Read With Me, the children’s bookstore opening in downtown Raleigh this spring, will not have a cafe.
Downtown has plenty of those already, says owner Christine Brenner, and she wants to use all 1,200 square feet just for books, workshops and cozy reading nooks.
Brenner has April 7 in mind for the opening – to be part of the first Friday events in April – with a sneak preview ahead of that for those who give generously to the store’s indiegogo campaign.
Of course, timetables can change, but over coffee at The Morning Times on a recent morning, an excited Brenner said work on the store is coming along on schedule, with the push now to finish the painting and get the bookshelves in place and well stocked.
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“I’m going to shoot for 1,500 books,” she said.
A former librarian at Davis Drive Elementary School in Cary, Brenner says she wants to know what’s on the shelves so she can recommend with confidence. “If your son says ‘I love space,’ I want to be able to say, ‘You need to check out this book.’ ”
Brenner, 38, said she and her husband, Jonathon, who works at Cisco Systems, have long talked about owning a bookstore when they retired. But with retirement still a distant spot on the horizon, the dream took on a life of its own after a trip two years ago to Knoxville.
She was sitting outside a bookstore there with her son, leafing through their new purchases, when she turned to him and asked, “Ethan, what do you think if we open our own children’s bookstore?”
Ethan’s answer: “Yeah, that’d be cool, mom.”
With her then 3-year-old son on board, she broached the idea with her husband, whose response was even more enthusiastic.
The couple has spent the two years since working up a business plan, finding a site, getting loans – all a challenge for any small business but one made even more so by Brenner’s chosen business.
She says she ran into two trains of thought: Those who thought it an amazing idea and those who said “You’re definitely going to have a cafe, right?”
The couple did run the numbers on a cafe and found it just didn’t make sense.
When the spot at 111 E. Hargett St., near Marbles, the popular children’s museum, became available, the final piece fell in place.
“I knew if it was going to work and we wanted to be downtown, we had to be near Marbles and build off of some of the excitement they have had,” she said.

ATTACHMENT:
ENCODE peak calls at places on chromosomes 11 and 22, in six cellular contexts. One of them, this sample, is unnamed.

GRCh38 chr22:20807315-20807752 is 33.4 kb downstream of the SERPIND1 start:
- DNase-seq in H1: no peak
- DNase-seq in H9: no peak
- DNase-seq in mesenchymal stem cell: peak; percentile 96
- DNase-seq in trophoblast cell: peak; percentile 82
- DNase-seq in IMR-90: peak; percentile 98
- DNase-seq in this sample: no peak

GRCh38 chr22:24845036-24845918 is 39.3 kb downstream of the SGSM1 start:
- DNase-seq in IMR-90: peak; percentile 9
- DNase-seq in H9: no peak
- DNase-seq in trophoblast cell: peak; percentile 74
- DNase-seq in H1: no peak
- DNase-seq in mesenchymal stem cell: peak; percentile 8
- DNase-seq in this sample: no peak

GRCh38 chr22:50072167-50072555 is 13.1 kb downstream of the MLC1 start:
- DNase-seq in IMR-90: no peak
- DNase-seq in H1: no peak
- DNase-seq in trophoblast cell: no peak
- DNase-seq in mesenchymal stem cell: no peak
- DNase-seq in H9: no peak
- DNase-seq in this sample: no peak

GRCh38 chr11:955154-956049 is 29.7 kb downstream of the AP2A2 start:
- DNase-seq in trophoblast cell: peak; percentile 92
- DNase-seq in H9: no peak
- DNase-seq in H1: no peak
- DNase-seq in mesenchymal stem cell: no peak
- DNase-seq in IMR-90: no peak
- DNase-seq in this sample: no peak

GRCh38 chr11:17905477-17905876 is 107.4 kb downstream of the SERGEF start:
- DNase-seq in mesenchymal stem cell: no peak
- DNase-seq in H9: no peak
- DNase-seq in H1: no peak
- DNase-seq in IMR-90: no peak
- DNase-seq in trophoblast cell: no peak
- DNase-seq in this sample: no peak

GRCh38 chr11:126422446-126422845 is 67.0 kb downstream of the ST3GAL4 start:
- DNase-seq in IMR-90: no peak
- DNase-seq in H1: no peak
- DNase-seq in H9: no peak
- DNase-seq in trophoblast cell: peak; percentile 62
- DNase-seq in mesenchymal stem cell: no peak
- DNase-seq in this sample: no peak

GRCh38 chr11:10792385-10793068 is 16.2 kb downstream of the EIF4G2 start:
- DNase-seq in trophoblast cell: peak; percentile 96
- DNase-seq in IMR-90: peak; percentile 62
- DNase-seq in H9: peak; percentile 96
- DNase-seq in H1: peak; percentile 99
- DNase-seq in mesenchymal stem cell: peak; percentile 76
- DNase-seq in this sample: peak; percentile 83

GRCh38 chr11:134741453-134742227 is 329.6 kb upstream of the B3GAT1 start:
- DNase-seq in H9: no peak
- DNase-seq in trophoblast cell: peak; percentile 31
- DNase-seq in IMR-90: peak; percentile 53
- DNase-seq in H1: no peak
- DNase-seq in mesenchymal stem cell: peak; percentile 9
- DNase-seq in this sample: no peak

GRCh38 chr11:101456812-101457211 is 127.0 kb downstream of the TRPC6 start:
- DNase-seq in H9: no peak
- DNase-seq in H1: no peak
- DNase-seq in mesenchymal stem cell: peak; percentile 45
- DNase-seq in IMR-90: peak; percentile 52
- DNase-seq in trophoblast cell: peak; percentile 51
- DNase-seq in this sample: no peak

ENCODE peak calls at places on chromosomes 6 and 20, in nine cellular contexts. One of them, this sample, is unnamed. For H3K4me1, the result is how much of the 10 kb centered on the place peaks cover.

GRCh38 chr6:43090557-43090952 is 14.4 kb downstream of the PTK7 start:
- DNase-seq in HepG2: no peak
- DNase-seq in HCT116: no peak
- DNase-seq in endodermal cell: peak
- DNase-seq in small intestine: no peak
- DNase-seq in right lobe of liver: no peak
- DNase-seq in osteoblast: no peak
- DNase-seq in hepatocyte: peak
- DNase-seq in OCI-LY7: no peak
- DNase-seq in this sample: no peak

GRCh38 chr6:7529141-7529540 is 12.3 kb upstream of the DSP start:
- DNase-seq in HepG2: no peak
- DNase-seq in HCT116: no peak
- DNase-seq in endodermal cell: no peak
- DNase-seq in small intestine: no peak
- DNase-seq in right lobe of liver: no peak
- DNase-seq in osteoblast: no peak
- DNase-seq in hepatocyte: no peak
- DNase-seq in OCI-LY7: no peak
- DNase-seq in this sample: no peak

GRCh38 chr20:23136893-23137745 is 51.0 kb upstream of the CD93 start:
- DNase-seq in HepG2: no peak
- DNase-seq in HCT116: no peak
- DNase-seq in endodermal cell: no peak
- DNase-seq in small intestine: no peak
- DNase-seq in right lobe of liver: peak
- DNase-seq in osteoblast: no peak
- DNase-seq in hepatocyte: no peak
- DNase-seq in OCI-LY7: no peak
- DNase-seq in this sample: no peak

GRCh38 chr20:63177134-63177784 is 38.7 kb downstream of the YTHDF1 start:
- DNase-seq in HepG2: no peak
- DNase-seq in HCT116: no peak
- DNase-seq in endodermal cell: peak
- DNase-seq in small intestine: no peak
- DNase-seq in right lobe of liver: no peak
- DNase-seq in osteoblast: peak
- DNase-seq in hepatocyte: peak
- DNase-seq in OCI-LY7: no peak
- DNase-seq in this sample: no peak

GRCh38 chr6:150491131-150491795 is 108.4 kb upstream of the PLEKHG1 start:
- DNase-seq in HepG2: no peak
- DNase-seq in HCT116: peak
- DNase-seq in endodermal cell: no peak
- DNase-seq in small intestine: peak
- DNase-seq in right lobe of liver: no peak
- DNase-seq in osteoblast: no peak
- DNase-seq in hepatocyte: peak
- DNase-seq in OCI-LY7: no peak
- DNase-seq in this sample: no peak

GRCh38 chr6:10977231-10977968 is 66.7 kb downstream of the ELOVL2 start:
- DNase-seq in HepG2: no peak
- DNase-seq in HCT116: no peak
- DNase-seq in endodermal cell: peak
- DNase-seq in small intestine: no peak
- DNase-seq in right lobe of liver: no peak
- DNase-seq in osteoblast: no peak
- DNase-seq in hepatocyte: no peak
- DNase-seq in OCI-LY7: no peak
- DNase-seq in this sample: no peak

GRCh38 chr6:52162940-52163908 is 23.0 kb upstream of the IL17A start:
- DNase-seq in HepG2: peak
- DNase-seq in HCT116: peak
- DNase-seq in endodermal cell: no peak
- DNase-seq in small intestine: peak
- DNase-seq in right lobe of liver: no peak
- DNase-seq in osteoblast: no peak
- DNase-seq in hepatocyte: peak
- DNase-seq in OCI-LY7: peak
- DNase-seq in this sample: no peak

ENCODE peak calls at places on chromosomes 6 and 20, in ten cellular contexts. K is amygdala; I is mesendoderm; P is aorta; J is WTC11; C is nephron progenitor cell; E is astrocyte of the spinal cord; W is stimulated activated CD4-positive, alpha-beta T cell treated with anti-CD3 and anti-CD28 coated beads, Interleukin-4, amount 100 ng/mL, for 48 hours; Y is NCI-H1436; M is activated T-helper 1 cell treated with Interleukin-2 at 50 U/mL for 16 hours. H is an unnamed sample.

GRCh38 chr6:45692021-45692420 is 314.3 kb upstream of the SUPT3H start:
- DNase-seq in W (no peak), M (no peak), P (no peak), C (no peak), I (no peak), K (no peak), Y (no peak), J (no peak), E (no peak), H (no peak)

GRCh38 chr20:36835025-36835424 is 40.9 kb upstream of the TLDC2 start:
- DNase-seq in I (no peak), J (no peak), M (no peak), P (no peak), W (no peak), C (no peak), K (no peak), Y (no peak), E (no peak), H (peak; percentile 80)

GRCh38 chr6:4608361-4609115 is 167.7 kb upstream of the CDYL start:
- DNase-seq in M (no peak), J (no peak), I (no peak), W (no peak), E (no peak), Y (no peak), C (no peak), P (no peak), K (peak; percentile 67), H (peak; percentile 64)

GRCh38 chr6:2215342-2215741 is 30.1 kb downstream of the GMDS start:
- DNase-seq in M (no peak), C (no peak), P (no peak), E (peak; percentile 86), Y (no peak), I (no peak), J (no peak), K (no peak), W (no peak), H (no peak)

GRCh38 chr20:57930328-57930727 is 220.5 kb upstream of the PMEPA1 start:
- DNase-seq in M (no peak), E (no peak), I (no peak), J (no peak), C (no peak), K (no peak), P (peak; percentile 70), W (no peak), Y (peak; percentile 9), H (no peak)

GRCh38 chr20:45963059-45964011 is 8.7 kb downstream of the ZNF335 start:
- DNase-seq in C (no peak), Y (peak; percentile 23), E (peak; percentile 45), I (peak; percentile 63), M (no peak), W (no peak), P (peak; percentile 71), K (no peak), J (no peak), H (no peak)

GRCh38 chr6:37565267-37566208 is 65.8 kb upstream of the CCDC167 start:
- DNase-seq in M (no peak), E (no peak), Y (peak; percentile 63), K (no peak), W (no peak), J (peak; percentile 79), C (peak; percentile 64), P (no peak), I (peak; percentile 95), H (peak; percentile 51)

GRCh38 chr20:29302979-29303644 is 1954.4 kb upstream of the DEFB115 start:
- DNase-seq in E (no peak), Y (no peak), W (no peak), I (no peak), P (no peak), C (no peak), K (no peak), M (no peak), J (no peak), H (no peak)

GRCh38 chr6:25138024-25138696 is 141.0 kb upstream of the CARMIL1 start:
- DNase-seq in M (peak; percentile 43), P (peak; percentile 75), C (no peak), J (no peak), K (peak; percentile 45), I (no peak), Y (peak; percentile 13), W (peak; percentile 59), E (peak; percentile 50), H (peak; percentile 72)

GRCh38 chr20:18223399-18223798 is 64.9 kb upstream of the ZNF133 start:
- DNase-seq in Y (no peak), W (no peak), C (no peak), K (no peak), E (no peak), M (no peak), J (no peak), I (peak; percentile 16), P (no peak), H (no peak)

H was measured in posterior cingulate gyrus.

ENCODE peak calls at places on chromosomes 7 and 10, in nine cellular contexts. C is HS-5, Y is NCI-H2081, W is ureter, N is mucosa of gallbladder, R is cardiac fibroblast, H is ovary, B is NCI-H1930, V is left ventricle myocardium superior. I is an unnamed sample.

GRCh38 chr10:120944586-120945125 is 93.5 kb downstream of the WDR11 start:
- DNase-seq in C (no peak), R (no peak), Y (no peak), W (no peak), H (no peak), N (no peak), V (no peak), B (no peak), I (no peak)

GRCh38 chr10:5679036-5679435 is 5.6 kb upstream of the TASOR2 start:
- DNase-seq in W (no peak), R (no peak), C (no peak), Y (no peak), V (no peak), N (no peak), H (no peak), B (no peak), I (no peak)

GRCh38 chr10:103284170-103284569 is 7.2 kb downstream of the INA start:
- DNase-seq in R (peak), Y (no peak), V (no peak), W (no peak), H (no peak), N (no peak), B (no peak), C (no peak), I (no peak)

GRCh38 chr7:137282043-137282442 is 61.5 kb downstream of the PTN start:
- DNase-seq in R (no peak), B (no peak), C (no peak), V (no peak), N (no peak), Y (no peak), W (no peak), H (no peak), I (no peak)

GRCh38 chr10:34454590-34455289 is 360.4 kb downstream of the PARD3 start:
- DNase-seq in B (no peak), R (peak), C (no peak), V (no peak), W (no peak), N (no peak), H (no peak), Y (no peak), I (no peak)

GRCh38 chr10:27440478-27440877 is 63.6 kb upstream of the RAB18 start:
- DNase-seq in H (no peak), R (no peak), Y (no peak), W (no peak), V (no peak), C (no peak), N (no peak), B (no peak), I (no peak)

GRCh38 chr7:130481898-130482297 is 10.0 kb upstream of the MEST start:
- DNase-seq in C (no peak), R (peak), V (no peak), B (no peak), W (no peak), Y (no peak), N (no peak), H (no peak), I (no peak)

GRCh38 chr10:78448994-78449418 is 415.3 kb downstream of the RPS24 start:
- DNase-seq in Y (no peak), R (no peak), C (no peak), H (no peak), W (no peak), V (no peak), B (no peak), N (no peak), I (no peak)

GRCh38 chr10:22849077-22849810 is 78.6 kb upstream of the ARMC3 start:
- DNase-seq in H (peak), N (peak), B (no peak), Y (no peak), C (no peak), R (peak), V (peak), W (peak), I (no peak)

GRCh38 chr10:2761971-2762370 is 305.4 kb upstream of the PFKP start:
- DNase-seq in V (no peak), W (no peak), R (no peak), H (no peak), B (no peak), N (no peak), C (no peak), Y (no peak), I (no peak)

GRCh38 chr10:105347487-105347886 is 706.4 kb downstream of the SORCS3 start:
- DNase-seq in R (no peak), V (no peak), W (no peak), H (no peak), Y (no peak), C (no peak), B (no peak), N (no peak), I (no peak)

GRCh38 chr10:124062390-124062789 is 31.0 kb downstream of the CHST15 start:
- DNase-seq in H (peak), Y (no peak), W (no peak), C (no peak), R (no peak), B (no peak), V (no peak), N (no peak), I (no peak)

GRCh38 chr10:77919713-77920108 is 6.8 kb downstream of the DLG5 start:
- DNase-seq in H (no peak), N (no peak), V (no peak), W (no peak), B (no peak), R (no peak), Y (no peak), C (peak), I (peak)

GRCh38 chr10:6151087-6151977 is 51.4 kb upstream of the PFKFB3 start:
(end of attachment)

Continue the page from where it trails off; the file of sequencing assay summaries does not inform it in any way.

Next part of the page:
She plans to stock books from birth to age 17, although there will be some titles related to parenting, writing and appreciating the arts aimed at adults. She’ll offer writing and illustrating workshops and sponsor book clubs. Her goal, she said, is to have a place where children know they are respected.
“They deserve that dignity and respect, and sometimes they don’t get it,” she said. “They get brushed off for just being a kid. ... I think they’re important.”
For those who question opening a bookstore in the age of e-readers and Amazon, Brenner has a simple answer: “There is still a core need and love of the print book, and that’s not going to go away.”
I wish that there were as many bookstores as there are bars.
Christine Brenner, owner of Read With Me
Data backs her up. A Pew Research Center survey of 1,520 Americans released last fall found that 73 percent had read a book in the past year, a share unchanged since 2012. The report added that “when people reach for a book, it is much more likely to be a traditional print book than a digital product.” According to the report, 65 percent had read a print book in the last year, more than double the share that had read an e-book and more than four times the share that had listened to an audiobook.
Brenner thinks that the need to hold a book is particularly true when it comes to children’s literature. Children are tactile, they want to touch things, she says. As for parents: “You have to sit and look through it to see if it speaks to you because you know you’re going to be reading it over and over a lot. You have to ask yourself, ‘Do I love this enough to read it 100 times?’ ”
With the indiegogo campaign recently launched, Brenner hopes to generate excitement for the store as well as funding.
“The store is not dependent on the campaign; we have the lease,” she said. “We are learning who is really excited about it through the campaign. Even if people can’t contribute, they are contacting me about it. But certainly every dollar helps with the bottom line. ... With bookstores, the profit margins are really tight.”
She’s also encouraged by the number of independent bookstores in the Triangle, seeing them as evidence of the area’s love of books, not competition.
“I wish that there were as many bookstores as there are bars,” she said. “Local bookstores encourage their communities to value literacy, creativity and free expression. I hope our opening will be a great complement to other businesses downtown.”
And she already has one helper in place. Ethan, who starts kindergarten in August, will be in the store a lot, she said, and already has his role planned out: “He wants to read to the little kids. Just the babies.”
Want to help?
The indiegogo campaign web address is: http://nando.com/4i1